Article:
Your debtor might try to avoid paying the judgment. You may want to have a lawyer help you collect the judgment. A lawyer can't represent you in collecting your judgment if your case was in Small Claims Court.
Whether you have a low income or not, you can use the Guide to Legal Help to find lawyers in your area. If you have a low income, you may qualify for free legal services. If you are not able to get free legal services but can’t afford high legal fees, consider hiring a lawyer for part of your case instead of the whole thing. This is called limited scope representation. To learn more, read Limited Scope Representation (LSR): A More Affordable Way to Hire a Lawyer. To find a limited scope lawyer, follow this link to the State Bar of Michigan lawyer directory. This link lists lawyers who offer limited scope representation. You can narrow the results to lawyers in your area by typing in your county, city, or zip code at the top of the page. You can also narrow the results by topic by entering the kind of lawyer you need (divorce, estate, etc.) at the top of the page.
Collect Before the Judgment Expires
Judgments expire. If you don’t collect your judgment before it expires, you lose the legal right to collect it. The clock on the expiration date is stopped while the judgment debtor is paying a judgment in installments.
A judgment from a Small Claims case expires six years after it is issued. Most other judgments in Michigan expire 10 years after they are issued.
You can renew a judgment before it expires by filing a motion to renew a judgment. You can use the Ex Parte Motion and Order to Renew Civil Judgment form from the Michigan One Court of Justice website.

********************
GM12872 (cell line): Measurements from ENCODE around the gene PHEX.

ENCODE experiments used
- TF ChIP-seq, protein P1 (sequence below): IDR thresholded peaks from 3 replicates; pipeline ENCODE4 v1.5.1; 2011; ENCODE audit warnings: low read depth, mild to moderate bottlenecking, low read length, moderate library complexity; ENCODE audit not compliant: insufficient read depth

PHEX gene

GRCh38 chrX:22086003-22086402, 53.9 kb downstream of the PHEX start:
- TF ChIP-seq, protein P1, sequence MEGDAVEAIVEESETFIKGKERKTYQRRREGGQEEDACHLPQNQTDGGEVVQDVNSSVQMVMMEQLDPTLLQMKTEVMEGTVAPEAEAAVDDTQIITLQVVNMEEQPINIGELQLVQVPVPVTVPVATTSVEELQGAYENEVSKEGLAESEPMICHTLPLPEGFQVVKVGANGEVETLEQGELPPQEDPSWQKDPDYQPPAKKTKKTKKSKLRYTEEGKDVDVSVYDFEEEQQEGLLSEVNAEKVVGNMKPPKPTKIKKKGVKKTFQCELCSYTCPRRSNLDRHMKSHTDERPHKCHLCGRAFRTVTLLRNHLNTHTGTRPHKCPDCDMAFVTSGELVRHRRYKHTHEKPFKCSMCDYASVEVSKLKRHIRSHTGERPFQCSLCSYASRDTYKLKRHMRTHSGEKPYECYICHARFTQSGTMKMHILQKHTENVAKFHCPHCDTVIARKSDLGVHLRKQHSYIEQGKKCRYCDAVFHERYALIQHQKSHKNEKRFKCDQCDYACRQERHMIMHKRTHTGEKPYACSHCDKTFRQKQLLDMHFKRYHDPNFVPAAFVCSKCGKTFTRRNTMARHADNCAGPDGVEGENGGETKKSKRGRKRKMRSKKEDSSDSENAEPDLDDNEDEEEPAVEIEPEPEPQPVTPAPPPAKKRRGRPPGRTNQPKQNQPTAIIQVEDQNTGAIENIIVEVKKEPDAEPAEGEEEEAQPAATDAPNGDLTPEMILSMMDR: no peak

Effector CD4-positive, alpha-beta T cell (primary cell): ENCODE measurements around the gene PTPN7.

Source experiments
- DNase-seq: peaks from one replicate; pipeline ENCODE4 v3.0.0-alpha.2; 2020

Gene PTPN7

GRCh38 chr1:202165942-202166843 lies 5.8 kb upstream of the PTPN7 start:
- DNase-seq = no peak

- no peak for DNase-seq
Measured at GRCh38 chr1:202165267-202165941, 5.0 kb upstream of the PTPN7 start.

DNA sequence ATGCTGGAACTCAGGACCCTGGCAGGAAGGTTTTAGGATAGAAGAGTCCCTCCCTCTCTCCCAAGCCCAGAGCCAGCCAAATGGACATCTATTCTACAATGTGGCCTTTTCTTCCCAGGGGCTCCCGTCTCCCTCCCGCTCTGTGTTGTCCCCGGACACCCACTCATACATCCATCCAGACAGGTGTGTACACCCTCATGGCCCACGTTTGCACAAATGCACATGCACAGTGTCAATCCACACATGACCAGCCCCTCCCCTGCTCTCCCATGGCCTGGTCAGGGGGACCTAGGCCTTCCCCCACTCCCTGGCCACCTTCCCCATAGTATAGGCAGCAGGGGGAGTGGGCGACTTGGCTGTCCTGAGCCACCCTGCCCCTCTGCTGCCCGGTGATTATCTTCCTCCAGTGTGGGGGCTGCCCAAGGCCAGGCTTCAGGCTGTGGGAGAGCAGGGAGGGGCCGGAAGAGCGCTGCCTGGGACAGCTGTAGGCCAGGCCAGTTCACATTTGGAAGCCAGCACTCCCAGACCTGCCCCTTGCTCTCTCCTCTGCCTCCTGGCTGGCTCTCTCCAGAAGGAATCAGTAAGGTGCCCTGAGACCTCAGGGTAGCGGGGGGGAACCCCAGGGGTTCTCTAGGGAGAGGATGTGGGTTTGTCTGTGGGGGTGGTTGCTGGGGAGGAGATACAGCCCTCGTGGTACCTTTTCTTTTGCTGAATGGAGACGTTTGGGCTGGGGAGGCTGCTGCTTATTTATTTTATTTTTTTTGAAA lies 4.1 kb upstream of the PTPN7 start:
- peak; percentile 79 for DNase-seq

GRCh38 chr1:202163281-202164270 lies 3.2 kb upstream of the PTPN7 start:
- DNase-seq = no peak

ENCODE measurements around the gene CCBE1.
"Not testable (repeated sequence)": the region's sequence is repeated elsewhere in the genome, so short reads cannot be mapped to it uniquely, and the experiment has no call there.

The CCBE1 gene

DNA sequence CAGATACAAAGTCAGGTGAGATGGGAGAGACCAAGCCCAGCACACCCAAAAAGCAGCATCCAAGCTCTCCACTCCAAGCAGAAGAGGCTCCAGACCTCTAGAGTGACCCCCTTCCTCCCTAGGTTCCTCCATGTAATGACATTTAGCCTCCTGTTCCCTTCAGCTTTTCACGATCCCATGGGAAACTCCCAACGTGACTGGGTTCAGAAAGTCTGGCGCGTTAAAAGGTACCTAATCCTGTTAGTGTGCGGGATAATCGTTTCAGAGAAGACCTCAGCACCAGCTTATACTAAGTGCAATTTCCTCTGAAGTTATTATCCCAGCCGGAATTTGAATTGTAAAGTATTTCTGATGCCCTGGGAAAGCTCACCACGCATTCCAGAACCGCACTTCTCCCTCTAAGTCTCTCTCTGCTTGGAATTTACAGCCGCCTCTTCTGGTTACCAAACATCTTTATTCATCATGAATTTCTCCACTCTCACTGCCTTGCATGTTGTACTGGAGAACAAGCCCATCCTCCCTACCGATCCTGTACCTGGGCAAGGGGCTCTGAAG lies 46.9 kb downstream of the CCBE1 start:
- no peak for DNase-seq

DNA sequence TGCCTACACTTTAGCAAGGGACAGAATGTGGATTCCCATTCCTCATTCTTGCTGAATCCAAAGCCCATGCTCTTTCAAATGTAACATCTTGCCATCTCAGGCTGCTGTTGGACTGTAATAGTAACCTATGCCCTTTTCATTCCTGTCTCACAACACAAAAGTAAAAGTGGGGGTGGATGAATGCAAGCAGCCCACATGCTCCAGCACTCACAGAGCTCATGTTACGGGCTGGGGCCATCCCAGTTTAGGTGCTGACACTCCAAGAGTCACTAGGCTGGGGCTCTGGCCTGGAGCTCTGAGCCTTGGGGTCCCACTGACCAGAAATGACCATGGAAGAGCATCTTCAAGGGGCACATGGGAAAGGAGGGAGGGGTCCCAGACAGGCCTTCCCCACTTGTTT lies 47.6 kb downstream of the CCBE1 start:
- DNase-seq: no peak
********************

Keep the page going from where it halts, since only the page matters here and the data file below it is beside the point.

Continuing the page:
File the motion in the court that issued the judgment. The judge may have a hearing on the motion. Ask the court clerk about the court’s procedure.
It takes time for a motion to be heard and decided, so file your motion well before your judgment expires.
Setting up a Payment Plan
You can ask the judge to order a payment plan if your debtor is at the trial but can’t pay the full judgment. Both you and your debtor must agree to the payment plan.
The debtor can request a payment plan anytime by filing a motion for installment payments.
You can’t garnish a debtor’s wages while they are current on payments.
Using Court Processes to Collect the Judgment
If your debtor doesn’t pay your judgment according to the order, you can use garnishment or seizure of property to collect it.
To do either of these, you need to know:
Where the debtor lives
What assets the debtor has
Where the assets are located
You might also need to know where the debtor works, the debtor’s Social Security number, employee identification number, or other information that allows the garnishee to identify the debtor.
If you don’t have that information, you can ask the judge to order the debtor to come to court to answer questions. Start the process by filing a discovery subpoena.
Filing a Discovery Subpoena
A discovery subpoena asks the judge to have a hearing to find out what assets the debtor has. You can use this information to try to collect your judgment. You can’t get a discovery subpoena until 21 days after the judgment is signed.
Start the process by filing a subpoena with the court that entered the judgment. You can use the subpoena form from the Michigan One Court of Justice website.
Complete the front of the form and the “Affidavit for Judgment Debtor Examination” section on the bottom of the form. You’ll need to contact the court to set a hearing date. Put the day, time, date, and the court’s address on the form under the words: “YOU ARE ORDERED TO APPEAR.”